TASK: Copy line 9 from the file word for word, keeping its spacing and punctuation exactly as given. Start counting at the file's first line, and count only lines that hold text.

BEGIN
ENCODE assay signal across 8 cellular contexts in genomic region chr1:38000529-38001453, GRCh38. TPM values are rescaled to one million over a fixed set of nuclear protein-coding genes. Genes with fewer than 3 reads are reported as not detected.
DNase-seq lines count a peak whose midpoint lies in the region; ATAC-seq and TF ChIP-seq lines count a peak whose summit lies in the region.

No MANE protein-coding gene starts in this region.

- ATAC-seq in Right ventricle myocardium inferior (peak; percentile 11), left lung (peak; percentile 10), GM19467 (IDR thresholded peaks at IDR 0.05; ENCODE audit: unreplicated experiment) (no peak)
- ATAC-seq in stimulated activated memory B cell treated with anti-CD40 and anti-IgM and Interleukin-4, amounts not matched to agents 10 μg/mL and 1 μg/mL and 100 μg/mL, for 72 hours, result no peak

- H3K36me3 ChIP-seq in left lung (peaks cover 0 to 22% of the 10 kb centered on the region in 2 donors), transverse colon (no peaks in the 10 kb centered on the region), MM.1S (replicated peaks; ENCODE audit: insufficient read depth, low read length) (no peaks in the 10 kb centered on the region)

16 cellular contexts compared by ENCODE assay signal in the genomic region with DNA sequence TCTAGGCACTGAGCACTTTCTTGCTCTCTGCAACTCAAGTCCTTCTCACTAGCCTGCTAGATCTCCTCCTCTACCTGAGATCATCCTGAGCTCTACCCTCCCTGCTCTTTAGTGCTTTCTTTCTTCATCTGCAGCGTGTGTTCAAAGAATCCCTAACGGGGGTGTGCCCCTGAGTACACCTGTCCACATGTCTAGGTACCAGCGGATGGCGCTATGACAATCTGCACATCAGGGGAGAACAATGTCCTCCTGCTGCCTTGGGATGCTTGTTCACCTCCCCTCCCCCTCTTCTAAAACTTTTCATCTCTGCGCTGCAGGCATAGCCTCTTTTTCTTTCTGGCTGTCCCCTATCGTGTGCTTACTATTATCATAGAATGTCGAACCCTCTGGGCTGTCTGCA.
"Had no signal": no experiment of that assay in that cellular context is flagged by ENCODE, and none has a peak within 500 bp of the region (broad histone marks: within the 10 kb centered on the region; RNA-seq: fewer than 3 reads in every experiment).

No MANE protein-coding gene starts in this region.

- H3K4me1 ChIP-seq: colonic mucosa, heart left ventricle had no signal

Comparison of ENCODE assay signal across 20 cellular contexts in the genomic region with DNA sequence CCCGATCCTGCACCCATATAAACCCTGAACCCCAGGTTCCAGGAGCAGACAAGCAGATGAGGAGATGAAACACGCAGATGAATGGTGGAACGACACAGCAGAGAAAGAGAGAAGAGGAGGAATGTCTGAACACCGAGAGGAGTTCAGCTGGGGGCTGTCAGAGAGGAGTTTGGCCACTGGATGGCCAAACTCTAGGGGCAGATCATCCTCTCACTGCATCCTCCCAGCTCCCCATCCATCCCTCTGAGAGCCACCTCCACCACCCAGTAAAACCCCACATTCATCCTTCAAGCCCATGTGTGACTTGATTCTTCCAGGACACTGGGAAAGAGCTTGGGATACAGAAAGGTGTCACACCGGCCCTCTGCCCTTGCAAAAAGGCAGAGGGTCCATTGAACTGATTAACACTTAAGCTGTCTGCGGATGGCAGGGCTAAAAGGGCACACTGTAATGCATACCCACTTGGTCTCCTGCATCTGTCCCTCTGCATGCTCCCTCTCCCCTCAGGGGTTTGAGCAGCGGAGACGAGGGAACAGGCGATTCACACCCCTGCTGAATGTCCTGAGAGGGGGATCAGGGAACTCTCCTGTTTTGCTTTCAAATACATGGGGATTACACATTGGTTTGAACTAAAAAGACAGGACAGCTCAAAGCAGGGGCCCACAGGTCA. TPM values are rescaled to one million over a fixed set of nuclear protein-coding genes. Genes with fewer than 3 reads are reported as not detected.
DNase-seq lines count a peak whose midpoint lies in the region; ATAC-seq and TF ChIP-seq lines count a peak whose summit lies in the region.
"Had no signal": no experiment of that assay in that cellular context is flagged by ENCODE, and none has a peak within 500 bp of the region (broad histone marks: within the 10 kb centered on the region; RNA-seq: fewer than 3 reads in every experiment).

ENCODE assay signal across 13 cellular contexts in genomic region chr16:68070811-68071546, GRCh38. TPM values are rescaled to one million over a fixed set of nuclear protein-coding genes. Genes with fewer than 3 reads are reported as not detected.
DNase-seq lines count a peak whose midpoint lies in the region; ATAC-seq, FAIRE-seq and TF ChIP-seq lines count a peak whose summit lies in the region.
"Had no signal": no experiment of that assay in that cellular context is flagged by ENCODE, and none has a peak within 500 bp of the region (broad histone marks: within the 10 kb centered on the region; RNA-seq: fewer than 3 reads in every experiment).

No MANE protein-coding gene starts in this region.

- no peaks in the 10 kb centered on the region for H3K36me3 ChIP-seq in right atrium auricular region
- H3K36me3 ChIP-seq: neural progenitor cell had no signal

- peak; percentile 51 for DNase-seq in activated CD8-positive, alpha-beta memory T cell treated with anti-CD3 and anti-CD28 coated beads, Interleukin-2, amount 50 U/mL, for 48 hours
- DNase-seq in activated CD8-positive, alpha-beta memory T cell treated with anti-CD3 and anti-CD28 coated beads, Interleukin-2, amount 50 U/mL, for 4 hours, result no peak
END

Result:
No MANE protein-coding gene starts in this region.